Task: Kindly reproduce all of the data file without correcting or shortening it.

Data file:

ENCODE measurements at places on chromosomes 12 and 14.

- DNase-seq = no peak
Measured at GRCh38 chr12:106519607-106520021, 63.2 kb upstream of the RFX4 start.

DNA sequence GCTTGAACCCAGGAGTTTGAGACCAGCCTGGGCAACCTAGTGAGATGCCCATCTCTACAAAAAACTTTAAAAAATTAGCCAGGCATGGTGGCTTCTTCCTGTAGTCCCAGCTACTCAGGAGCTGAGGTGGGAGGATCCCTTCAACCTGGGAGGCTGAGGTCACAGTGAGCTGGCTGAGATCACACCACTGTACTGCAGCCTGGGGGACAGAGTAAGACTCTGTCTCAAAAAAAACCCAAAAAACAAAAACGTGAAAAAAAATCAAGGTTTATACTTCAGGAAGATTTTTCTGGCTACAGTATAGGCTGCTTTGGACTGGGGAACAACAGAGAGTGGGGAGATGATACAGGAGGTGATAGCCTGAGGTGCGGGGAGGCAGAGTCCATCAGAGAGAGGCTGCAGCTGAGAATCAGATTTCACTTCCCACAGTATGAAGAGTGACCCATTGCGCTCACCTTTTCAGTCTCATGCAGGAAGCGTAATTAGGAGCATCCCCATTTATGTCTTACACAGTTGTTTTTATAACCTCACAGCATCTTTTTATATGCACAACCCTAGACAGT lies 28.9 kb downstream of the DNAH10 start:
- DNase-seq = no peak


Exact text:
ENCODE measurements at places on chromosomes 12 and 14.

- DNase-seq = no peak
Measured at GRCh38 chr12:106519607-106520021, 63.2 kb upstream of the RFX4 start.

DNA sequence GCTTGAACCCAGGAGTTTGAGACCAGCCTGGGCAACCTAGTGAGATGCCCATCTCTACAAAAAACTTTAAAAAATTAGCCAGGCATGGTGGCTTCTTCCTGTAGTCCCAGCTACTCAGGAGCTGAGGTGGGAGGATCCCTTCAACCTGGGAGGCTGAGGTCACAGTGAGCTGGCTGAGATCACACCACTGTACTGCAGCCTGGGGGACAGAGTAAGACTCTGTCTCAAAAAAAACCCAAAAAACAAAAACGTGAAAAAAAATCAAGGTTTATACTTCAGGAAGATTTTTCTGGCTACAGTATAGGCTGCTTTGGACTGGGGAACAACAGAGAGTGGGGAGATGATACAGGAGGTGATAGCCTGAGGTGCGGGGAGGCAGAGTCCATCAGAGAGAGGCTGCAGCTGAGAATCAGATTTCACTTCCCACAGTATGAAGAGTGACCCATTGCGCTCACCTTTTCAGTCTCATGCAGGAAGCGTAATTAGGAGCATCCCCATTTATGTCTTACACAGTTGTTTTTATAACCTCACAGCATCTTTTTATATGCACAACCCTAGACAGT lies 28.9 kb downstream of the DNAH10 start:
- DNase-seq = no peak